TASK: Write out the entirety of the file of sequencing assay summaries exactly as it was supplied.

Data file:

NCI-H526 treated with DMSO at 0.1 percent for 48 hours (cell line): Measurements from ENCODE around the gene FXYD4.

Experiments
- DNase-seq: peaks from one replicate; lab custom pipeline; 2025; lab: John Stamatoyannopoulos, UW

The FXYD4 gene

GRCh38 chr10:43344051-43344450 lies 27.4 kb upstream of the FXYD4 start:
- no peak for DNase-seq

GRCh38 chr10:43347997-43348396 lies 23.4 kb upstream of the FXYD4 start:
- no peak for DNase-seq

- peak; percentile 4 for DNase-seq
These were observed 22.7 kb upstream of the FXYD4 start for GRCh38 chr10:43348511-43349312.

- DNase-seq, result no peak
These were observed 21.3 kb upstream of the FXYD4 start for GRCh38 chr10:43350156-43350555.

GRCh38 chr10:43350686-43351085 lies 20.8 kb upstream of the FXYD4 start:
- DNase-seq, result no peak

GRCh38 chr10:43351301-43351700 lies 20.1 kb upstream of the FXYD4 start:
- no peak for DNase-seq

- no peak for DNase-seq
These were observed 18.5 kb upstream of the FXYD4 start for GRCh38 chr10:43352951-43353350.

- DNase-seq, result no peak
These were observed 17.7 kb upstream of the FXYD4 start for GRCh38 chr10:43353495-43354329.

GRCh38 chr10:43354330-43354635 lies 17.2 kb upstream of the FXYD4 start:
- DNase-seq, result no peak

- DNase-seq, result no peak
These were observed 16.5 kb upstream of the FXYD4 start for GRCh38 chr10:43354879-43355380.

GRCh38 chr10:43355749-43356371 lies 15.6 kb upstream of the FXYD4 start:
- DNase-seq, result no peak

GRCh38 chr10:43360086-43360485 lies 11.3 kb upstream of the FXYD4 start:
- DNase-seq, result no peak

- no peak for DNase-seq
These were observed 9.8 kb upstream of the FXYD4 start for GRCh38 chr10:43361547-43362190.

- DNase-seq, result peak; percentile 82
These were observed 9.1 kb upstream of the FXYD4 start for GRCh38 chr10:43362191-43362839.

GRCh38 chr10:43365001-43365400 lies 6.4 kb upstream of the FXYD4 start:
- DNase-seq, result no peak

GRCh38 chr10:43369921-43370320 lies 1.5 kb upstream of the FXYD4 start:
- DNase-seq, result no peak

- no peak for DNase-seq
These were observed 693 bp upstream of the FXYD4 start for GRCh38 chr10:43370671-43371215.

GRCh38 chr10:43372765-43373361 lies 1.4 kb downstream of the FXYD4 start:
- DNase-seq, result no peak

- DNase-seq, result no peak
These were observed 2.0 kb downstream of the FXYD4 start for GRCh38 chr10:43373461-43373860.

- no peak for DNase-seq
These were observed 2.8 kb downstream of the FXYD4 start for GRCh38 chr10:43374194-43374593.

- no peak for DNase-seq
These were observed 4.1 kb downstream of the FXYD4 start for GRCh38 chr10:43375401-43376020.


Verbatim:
NCI-H526 treated with DMSO at 0.1 percent for 48 hours (cell line): Measurements from ENCODE around the gene FXYD4.

Experiments
- DNase-seq: peaks from one replicate; lab custom pipeline; 2025; lab: John Stamatoyannopoulos, UW

The FXYD4 gene

GRCh38 chr10:43344051-43344450 lies 27.4 kb upstream of the FXYD4 start:
- no peak for DNase-seq

GRCh38 chr10:43347997-43348396 lies 23.4 kb upstream of the FXYD4 start:
- no peak for DNase-seq

- peak; percentile 4 for DNase-seq
These were observed 22.7 kb upstream of the FXYD4 start for GRCh38 chr10:43348511-43349312.

- DNase-seq, result no peak
These were observed 21.3 kb upstream of the FXYD4 start for GRCh38 chr10:43350156-43350555.

GRCh38 chr10:43350686-43351085 lies 20.8 kb upstream of the FXYD4 start:
- DNase-seq, result no peak

GRCh38 chr10:43351301-43351700 lies 20.1 kb upstream of the FXYD4 start:
- no peak for DNase-seq

- no peak for DNase-seq
These were observed 18.5 kb upstream of the FXYD4 start for GRCh38 chr10:43352951-43353350.

- DNase-seq, result no peak
These were observed 17.7 kb upstream of the FXYD4 start for GRCh38 chr10:43353495-43354329.

GRCh38 chr10:43354330-43354635 lies 17.2 kb upstream of the FXYD4 start:
- DNase-seq, result no peak

- DNase-seq, result no peak
These were observed 16.5 kb upstream of the FXYD4 start for GRCh38 chr10:43354879-43355380.

GRCh38 chr10:43355749-43356371 lies 15.6 kb upstream of the FXYD4 start:
- DNase-seq, result no peak

GRCh38 chr10:43360086-43360485 lies 11.3 kb upstream of the FXYD4 start:
- DNase-seq, result no peak

- no peak for DNase-seq
These were observed 9.8 kb upstream of the FXYD4 start for GRCh38 chr10:43361547-43362190.

- DNase-seq, result peak; percentile 82
These were observed 9.1 kb upstream of the FXYD4 start for GRCh38 chr10:43362191-43362839.

GRCh38 chr10:43365001-43365400 lies 6.4 kb upstream of the FXYD4 start:
- DNase-seq, result no peak

GRCh38 chr10:43369921-43370320 lies 1.5 kb upstream of the FXYD4 start:
- DNase-seq, result no peak

- no peak for DNase-seq
These were observed 693 bp upstream of the FXYD4 start for GRCh38 chr10:43370671-43371215.

GRCh38 chr10:43372765-43373361 lies 1.4 kb downstream of the FXYD4 start:
- DNase-seq, result no peak

- DNase-seq, result no peak
These were observed 2.0 kb downstream of the FXYD4 start for GRCh38 chr10:43373461-43373860.

- no peak for DNase-seq
These were observed 2.8 kb downstream of the FXYD4 start for GRCh38 chr10:43374194-43374593.

- no peak for DNase-seq
These were observed 4.1 kb downstream of the FXYD4 start for GRCh38 chr10:43375401-43376020.